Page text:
Some experts even report that premarital sex short circuits the emotional bonding process. Donald Joy, a writer for Christianity Today, cited a study of 100,000 women that linked “early sexual experience with dissatisfaction in their present marriages, unhappiness with the level of sexual intimacy and the prevalence of low self-esteem.” So what does this mean? If Rob tries to convince Cindy, or any woman, that sex will actually help their relationship, she might want to think again before consenting. While premarital sex does produce a short-lived chemical cocktail in the brain, there is no guarantee that it will produce long-term emotional closeness or relational satisfaction.
Can’t sex help you determine compatibility?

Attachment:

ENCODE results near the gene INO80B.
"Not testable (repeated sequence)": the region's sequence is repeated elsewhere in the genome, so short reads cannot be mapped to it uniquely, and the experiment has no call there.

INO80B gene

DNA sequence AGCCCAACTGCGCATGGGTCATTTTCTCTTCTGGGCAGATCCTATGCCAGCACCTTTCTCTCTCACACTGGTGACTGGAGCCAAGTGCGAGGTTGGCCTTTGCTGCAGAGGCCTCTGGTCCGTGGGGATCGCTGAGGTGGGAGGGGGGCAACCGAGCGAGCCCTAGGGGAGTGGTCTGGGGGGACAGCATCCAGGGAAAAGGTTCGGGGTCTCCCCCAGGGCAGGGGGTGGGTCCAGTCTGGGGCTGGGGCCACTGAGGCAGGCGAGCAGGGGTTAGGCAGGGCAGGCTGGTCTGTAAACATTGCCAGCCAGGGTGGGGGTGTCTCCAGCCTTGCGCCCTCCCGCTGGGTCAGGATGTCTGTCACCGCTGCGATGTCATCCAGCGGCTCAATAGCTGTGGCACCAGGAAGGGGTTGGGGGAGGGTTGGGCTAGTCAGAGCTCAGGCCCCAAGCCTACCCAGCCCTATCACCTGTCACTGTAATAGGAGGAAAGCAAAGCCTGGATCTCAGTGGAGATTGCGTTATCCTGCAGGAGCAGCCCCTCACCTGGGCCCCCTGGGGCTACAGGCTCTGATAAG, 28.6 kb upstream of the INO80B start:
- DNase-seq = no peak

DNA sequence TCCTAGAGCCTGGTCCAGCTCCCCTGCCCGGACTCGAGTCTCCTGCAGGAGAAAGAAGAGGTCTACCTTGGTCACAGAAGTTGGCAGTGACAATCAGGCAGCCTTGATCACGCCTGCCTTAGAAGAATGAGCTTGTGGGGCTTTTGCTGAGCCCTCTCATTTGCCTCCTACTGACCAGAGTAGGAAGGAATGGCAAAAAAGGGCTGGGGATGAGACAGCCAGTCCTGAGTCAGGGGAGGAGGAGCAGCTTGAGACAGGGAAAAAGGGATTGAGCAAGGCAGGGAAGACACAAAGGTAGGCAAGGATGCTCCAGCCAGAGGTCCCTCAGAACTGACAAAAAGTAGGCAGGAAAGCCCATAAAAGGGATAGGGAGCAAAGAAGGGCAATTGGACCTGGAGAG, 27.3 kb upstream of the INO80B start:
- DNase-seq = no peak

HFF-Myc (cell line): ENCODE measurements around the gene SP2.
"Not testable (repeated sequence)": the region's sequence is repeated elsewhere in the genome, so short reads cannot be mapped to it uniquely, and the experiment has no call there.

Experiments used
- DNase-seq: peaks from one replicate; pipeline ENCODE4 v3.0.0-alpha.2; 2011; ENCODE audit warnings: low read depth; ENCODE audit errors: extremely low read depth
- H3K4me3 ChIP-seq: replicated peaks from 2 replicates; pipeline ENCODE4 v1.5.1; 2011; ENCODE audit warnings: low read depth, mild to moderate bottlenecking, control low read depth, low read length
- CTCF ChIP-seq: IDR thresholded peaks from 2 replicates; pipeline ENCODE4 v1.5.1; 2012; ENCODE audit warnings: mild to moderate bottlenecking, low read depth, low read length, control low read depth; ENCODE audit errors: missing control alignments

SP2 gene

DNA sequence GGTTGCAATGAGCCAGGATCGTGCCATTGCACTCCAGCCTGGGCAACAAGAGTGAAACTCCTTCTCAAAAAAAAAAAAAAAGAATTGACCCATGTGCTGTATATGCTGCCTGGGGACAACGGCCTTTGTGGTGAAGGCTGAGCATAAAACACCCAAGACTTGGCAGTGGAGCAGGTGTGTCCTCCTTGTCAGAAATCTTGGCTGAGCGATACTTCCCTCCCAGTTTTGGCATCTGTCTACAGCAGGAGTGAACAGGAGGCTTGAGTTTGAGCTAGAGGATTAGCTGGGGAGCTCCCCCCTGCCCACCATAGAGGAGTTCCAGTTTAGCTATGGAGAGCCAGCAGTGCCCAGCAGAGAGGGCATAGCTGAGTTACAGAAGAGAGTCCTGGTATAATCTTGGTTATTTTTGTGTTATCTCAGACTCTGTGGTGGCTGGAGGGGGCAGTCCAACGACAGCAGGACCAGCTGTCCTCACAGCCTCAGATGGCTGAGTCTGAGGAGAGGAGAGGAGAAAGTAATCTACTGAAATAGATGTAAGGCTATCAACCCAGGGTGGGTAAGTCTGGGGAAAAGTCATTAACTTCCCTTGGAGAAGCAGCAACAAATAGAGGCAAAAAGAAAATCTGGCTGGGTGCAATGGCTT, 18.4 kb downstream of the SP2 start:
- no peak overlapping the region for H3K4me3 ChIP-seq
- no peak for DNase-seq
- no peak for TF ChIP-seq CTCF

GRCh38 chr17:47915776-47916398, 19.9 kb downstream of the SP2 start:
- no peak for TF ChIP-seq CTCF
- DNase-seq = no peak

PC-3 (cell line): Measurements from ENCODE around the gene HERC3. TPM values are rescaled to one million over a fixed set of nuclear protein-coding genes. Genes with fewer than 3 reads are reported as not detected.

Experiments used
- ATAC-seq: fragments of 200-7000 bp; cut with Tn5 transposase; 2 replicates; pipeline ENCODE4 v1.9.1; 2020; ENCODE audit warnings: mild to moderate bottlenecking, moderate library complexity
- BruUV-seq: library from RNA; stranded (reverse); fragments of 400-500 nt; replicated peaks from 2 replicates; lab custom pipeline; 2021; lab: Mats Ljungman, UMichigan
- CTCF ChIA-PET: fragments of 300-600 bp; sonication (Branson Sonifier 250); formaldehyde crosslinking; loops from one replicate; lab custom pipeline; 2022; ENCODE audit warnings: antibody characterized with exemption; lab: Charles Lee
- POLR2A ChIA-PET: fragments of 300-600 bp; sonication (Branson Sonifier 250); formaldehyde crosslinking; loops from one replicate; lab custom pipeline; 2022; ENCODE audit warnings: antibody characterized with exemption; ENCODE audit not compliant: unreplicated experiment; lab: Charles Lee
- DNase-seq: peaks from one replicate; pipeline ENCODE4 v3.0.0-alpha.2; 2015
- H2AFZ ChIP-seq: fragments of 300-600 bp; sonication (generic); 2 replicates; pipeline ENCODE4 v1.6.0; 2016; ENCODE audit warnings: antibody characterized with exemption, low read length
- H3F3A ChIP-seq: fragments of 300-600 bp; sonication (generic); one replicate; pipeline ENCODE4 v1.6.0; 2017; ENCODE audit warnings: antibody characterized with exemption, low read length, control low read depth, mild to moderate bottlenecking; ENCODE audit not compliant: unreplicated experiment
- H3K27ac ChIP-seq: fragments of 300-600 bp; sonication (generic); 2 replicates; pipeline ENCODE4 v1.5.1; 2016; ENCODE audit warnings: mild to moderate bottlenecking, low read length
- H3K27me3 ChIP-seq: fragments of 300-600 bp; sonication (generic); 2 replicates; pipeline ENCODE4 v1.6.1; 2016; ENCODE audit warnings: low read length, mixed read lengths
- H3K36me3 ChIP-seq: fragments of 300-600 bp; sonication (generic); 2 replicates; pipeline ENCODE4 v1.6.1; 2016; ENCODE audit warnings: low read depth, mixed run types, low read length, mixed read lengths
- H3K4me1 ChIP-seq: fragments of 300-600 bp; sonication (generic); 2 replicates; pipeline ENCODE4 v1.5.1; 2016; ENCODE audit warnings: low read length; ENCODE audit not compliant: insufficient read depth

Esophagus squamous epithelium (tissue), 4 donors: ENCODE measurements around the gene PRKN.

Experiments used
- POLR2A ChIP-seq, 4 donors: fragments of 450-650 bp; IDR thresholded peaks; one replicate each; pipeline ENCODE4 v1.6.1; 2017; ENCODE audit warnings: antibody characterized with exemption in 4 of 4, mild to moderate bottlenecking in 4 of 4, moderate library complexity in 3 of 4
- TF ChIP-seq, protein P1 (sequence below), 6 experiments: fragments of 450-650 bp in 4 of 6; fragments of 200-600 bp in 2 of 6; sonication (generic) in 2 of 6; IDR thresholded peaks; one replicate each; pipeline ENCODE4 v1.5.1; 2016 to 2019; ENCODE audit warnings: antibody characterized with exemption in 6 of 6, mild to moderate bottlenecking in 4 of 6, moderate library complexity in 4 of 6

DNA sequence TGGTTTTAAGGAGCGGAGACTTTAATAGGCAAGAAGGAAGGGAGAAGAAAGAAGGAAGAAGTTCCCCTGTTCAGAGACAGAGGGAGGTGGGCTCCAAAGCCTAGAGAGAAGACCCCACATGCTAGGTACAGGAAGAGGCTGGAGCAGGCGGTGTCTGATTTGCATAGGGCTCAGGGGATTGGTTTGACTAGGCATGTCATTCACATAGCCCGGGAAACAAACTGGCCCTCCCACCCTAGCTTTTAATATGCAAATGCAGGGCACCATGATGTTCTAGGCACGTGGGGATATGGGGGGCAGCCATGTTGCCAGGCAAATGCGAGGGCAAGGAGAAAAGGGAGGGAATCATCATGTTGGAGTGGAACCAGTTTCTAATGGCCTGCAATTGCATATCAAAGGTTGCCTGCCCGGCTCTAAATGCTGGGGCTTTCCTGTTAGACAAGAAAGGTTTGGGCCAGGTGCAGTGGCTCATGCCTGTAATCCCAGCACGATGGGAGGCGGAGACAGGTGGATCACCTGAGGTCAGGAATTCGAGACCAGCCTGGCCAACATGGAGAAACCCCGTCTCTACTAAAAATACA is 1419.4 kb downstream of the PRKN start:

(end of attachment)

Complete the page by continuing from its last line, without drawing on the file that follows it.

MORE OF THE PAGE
Rob told Cindy he felt it was unreasonable to expect him to abstain from sex before marriage because no one would buy a car without test driving it; so he couldn’t imagine committing to marriage without taking a “sex test drive.” When Cindy suggested to Rob that his “test drive” mentality could lead him to compare his wife’s sexual performance with his other partners, he denied it. “No, I wouldn’t,” he adamantly said. However, his logic is faulty. Here’s why: If it was true that Rob wouldn’t struggle with comparison, why would he need to “test drive” anything? After all, if he’d never had multiple partners, he would automatically think his wife the best. For example, the man who hasn’t ever seen or driven more than one car doesn’t know what other cars are like; therefore he would be satisfied with his automobile. Partners can also feel threatened if they think their mate could be comparing them with previous partners. When Cindy randomly asked 10 women at work if they would be worried that their husband was comparing them if he’d had intercourse with multiple women before marriage, 80 percent of them said yes. This provides a strong argument to abstain from sex before marriage to protect the emotional safety that your spouse will need to feel in marriage.